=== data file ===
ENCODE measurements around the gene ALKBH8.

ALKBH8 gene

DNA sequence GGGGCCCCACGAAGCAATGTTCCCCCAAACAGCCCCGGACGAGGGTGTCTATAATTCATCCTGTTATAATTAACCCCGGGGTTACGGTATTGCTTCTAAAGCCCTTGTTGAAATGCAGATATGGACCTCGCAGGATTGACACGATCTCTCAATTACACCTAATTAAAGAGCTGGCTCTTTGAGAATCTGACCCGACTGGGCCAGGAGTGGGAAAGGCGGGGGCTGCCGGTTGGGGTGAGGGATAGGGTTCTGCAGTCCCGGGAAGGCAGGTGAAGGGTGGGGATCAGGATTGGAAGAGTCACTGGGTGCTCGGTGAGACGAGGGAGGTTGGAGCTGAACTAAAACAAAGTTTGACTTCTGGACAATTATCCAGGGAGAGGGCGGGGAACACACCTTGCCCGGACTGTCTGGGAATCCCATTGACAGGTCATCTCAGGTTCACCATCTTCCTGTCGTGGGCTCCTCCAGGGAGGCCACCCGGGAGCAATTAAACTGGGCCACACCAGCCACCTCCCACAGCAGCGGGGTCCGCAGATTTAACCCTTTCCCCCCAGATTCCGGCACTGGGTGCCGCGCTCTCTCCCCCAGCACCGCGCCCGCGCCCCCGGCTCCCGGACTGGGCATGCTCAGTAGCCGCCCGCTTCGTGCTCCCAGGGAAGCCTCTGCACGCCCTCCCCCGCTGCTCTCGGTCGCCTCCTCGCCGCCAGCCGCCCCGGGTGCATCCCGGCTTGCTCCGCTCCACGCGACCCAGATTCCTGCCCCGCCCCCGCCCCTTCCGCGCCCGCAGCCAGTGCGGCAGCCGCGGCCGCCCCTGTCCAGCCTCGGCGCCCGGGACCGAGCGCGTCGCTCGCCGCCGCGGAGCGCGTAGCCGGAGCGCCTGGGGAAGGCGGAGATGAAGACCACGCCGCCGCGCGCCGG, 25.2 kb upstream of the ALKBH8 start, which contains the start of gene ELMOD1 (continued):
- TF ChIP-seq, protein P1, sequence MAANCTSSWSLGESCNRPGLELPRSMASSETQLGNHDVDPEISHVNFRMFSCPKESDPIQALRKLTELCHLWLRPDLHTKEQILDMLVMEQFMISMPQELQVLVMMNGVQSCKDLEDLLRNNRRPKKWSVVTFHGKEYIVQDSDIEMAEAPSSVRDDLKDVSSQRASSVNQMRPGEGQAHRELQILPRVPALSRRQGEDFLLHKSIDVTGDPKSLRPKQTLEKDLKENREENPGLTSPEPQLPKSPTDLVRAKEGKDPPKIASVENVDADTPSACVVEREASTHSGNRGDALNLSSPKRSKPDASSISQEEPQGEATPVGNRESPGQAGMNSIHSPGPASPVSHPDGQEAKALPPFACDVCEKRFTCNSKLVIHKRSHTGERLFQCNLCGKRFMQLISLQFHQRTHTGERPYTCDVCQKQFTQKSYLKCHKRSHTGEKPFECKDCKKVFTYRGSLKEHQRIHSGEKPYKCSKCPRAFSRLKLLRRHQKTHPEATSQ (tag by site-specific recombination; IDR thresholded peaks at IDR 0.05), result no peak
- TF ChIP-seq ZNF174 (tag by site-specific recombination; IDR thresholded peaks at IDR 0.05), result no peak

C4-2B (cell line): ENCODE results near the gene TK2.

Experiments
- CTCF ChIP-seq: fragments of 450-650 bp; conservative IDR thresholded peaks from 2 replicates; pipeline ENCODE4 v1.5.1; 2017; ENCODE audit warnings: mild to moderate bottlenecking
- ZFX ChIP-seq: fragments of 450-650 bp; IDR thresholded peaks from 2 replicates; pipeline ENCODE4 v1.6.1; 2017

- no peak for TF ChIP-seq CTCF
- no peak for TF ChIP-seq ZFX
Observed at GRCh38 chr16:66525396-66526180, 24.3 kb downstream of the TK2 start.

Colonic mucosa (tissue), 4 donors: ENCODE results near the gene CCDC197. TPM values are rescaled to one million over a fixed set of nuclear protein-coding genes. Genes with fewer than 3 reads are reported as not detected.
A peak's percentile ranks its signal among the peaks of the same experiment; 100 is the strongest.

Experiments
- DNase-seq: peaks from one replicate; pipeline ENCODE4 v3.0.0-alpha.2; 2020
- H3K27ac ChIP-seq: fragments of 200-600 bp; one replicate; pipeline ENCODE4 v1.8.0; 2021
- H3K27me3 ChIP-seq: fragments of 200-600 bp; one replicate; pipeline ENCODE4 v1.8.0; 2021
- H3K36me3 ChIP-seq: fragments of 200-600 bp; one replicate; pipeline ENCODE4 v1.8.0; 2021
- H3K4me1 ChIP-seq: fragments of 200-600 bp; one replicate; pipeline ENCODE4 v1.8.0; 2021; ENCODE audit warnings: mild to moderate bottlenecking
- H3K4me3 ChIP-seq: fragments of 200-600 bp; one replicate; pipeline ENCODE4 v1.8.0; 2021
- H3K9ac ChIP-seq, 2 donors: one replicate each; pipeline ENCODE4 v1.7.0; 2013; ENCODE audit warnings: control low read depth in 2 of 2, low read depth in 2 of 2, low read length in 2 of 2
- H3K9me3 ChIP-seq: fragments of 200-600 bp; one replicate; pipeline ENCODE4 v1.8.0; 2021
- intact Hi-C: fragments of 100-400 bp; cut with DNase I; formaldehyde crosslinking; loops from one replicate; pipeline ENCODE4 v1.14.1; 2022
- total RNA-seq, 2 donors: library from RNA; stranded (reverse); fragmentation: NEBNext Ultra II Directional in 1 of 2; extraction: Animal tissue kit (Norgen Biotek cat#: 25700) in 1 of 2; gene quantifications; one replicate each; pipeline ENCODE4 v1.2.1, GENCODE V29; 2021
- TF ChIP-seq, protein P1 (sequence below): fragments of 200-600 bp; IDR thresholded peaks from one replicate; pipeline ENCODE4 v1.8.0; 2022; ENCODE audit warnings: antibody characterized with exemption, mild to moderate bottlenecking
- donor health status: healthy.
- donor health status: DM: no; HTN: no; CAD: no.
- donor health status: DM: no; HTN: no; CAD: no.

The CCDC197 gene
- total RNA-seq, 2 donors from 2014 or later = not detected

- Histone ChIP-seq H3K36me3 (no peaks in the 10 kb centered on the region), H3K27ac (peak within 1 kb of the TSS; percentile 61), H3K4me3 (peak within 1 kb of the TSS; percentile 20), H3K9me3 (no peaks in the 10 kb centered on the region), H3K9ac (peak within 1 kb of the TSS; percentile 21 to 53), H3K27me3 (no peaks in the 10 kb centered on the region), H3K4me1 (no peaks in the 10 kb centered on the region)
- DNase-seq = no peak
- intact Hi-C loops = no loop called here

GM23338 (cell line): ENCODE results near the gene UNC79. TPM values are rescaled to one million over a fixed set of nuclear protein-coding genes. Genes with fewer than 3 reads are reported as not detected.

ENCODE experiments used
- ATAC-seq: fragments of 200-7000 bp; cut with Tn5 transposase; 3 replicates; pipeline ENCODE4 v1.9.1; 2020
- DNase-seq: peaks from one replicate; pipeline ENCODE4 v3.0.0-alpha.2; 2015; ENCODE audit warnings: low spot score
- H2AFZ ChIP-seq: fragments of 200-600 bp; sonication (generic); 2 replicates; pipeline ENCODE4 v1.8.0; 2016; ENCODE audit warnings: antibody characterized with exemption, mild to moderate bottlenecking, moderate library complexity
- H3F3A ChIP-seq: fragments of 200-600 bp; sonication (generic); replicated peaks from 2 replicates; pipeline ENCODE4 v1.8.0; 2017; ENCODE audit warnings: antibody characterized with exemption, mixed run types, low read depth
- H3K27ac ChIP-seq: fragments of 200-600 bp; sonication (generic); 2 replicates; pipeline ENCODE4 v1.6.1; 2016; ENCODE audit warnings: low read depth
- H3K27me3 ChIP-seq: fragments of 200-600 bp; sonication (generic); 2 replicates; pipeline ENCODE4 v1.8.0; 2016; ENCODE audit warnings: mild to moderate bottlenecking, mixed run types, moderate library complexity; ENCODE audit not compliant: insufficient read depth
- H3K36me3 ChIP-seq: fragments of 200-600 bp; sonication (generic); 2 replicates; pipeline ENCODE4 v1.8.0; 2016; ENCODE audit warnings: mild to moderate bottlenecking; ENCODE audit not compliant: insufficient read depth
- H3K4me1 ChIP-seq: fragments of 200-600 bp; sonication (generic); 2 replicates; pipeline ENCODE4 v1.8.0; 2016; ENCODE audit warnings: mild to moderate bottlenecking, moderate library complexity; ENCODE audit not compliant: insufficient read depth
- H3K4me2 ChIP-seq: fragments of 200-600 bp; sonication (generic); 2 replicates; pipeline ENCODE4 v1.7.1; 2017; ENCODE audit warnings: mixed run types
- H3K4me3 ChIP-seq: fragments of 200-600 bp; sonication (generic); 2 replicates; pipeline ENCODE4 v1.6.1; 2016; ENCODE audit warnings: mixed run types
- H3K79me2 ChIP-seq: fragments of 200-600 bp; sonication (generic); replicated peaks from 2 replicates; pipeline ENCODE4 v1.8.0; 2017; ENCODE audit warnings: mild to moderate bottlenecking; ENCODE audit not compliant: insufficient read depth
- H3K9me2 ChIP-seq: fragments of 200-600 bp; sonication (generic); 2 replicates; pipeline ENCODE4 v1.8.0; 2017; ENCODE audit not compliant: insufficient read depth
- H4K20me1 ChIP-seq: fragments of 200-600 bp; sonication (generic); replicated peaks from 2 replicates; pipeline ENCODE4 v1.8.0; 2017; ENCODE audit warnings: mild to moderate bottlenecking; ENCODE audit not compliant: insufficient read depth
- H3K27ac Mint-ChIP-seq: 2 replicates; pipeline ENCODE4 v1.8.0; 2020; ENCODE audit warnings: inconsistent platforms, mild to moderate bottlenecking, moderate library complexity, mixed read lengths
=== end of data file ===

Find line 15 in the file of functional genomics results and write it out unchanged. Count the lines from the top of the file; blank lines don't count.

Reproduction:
Experiments